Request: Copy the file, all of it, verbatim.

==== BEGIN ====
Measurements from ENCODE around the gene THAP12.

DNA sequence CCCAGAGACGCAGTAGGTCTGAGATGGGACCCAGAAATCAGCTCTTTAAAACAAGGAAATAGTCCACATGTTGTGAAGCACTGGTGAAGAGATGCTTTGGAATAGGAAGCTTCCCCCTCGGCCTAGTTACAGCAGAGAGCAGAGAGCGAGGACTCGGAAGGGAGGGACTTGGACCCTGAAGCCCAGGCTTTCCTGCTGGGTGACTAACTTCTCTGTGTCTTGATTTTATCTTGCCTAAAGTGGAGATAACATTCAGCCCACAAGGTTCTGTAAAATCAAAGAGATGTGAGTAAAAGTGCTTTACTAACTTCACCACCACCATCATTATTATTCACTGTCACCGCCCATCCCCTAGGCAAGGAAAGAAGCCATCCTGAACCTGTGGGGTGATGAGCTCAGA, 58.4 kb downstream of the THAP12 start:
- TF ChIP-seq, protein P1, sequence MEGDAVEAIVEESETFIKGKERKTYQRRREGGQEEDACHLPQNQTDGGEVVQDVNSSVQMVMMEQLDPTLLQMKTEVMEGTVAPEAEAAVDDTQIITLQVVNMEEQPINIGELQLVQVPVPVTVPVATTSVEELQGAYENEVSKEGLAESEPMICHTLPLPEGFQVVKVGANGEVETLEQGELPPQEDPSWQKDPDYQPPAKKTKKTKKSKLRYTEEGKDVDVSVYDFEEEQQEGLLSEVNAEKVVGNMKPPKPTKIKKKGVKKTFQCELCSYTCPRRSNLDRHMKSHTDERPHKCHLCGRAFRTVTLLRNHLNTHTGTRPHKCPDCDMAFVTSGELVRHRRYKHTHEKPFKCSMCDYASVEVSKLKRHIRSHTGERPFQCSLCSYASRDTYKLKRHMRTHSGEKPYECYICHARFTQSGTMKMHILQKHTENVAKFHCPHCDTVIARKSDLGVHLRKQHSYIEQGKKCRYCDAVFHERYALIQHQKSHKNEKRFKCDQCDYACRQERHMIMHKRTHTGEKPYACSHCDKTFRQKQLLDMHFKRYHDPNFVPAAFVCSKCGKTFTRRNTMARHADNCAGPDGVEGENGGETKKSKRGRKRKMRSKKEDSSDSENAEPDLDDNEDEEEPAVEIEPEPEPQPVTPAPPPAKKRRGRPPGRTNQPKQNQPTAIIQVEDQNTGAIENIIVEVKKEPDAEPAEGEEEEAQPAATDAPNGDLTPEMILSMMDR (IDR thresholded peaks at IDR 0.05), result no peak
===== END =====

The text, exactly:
Measurements from ENCODE around the gene THAP12.

DNA sequence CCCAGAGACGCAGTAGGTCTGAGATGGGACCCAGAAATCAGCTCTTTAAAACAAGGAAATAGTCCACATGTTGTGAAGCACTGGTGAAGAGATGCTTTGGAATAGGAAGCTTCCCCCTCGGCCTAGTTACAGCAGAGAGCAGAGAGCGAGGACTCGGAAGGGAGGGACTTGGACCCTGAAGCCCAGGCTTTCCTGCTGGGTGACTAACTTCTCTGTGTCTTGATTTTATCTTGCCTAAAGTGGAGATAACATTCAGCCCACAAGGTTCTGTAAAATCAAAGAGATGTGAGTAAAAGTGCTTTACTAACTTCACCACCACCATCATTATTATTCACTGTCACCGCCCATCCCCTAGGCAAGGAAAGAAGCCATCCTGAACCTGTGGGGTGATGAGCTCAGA, 58.4 kb downstream of the THAP12 start:
- TF ChIP-seq, protein P1, sequence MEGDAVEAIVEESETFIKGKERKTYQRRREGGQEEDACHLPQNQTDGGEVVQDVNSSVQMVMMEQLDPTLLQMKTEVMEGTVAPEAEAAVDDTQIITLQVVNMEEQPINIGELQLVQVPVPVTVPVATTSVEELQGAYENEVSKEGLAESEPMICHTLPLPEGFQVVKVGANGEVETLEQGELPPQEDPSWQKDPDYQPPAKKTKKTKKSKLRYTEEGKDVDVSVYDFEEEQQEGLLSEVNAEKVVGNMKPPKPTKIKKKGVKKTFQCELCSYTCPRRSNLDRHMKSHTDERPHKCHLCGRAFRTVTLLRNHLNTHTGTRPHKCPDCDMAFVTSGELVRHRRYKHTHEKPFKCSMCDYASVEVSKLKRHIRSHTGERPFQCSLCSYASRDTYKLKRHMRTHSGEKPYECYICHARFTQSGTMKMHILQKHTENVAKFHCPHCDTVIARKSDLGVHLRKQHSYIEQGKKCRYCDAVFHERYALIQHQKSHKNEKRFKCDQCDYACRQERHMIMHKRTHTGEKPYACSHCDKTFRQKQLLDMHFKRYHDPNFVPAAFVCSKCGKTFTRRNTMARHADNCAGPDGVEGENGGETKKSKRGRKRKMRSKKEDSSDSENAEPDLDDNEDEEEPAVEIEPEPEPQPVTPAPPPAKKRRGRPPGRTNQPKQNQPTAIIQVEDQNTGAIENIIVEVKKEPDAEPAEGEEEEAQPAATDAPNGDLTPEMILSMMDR (IDR thresholded peaks at IDR 0.05), result no peak